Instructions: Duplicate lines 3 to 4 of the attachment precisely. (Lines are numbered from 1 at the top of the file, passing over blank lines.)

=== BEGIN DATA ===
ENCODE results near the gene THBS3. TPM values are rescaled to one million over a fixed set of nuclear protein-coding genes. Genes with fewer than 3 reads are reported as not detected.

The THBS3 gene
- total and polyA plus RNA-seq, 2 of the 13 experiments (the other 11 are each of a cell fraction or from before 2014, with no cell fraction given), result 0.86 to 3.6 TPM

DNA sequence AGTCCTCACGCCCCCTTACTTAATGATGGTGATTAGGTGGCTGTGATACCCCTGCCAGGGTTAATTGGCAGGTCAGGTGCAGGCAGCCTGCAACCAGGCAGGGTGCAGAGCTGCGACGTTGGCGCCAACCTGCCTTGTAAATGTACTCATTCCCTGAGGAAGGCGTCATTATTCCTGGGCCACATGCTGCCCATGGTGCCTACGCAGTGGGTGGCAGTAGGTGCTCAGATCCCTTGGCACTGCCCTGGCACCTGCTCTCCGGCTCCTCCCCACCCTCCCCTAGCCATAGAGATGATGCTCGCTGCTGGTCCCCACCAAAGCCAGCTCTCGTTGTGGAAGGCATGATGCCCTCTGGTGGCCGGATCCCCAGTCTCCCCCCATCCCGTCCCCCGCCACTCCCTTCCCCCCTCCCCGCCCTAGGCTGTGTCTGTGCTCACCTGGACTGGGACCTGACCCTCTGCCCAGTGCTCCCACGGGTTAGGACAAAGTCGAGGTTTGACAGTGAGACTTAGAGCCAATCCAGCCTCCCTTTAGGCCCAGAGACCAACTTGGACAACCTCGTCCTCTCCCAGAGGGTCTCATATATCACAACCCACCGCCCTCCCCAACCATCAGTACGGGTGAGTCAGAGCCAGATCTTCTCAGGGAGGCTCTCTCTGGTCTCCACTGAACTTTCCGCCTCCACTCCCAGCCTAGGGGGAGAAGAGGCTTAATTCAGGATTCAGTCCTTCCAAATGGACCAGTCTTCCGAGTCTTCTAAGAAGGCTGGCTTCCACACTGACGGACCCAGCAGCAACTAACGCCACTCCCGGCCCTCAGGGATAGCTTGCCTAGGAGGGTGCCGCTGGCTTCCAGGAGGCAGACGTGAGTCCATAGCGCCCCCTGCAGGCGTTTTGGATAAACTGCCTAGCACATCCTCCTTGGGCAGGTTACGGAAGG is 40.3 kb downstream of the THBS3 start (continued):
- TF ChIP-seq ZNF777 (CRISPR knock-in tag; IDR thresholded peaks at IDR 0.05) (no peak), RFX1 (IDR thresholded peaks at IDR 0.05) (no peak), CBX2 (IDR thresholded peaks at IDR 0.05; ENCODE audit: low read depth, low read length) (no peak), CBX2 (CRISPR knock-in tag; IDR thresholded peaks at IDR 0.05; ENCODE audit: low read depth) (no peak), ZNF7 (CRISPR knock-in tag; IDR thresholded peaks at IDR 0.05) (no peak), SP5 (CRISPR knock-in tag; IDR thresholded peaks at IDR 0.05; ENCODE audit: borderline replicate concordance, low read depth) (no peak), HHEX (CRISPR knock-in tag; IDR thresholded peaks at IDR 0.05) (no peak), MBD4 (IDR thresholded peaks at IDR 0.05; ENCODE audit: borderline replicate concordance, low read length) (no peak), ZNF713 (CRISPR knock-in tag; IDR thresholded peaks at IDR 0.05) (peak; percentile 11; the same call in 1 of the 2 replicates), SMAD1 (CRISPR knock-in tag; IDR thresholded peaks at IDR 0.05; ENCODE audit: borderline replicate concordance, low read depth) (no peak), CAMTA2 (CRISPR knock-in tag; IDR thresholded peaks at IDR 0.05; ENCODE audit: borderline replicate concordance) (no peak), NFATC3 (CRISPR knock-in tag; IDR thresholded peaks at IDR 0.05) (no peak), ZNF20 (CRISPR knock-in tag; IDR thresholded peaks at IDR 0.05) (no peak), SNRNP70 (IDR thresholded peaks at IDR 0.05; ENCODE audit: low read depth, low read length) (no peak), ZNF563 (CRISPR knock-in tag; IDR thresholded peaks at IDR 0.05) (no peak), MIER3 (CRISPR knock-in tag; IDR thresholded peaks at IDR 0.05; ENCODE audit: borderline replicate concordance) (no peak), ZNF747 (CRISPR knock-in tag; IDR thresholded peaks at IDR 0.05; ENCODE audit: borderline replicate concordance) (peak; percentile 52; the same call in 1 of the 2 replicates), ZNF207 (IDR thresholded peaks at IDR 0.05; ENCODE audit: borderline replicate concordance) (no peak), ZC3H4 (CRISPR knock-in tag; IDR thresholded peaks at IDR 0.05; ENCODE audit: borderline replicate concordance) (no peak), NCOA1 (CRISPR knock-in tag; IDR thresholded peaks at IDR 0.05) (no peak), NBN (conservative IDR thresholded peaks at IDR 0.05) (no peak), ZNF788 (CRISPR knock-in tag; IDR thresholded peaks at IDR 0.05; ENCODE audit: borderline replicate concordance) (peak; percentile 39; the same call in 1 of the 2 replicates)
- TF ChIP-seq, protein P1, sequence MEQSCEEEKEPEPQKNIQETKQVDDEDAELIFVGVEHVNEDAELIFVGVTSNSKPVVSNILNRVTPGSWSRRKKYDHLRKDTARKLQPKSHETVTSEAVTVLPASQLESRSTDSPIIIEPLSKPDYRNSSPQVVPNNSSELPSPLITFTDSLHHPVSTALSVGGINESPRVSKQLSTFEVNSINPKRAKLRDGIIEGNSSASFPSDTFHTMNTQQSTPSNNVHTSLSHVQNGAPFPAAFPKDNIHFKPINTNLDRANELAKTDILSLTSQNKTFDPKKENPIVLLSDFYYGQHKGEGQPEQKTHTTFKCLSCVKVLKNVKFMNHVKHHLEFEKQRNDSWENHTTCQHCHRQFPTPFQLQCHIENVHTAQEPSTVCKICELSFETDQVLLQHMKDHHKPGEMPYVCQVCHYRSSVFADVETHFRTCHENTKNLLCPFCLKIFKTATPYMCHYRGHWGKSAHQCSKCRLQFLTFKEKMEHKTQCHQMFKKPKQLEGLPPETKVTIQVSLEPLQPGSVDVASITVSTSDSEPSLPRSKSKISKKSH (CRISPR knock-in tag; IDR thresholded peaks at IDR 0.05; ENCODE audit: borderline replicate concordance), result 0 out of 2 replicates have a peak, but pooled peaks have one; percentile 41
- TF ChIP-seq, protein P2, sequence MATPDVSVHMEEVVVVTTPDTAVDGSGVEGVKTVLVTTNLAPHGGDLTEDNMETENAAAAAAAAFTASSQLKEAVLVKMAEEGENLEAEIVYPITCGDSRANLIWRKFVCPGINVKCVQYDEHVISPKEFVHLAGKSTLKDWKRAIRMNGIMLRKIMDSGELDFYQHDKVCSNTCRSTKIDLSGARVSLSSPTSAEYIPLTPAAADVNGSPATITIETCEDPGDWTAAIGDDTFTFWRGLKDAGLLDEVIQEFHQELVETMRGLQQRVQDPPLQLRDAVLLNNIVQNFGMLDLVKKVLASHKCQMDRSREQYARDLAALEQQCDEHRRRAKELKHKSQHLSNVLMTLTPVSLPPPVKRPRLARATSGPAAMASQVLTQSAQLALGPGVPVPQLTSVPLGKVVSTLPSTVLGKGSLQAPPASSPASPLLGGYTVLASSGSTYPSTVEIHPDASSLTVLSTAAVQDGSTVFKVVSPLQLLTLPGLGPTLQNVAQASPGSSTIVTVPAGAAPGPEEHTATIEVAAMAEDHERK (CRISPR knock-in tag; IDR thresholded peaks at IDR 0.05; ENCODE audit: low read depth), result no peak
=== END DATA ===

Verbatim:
- total and polyA plus RNA-seq, 2 of the 13 experiments (the other 11 are each of a cell fraction or from before 2014, with no cell fraction given), result 0.86 to 3.6 TPM

DNA sequence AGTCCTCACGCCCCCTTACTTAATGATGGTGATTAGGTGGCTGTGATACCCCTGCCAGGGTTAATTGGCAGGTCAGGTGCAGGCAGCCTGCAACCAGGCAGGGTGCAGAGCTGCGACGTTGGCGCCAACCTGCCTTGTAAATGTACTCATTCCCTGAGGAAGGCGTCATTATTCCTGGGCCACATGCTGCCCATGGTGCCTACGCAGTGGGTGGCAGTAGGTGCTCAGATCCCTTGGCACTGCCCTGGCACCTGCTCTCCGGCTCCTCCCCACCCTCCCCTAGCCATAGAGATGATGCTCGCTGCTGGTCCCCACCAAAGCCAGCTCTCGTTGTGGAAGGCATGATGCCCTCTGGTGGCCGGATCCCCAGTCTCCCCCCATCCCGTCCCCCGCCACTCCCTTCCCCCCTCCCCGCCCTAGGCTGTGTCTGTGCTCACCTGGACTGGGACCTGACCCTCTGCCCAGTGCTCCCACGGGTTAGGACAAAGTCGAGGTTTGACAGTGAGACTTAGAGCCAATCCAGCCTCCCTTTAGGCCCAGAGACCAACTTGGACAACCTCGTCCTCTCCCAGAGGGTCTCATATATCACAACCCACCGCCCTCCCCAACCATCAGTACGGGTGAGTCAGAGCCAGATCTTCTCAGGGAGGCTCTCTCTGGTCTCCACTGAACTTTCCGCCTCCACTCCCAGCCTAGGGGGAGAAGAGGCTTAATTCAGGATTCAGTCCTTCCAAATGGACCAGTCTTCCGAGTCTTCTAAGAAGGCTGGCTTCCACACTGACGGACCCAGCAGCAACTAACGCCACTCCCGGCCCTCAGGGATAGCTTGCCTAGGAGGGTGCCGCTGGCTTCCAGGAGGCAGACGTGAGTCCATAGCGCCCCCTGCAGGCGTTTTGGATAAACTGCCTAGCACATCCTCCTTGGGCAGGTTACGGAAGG is 40.3 kb downstream of the THBS3 start (continued):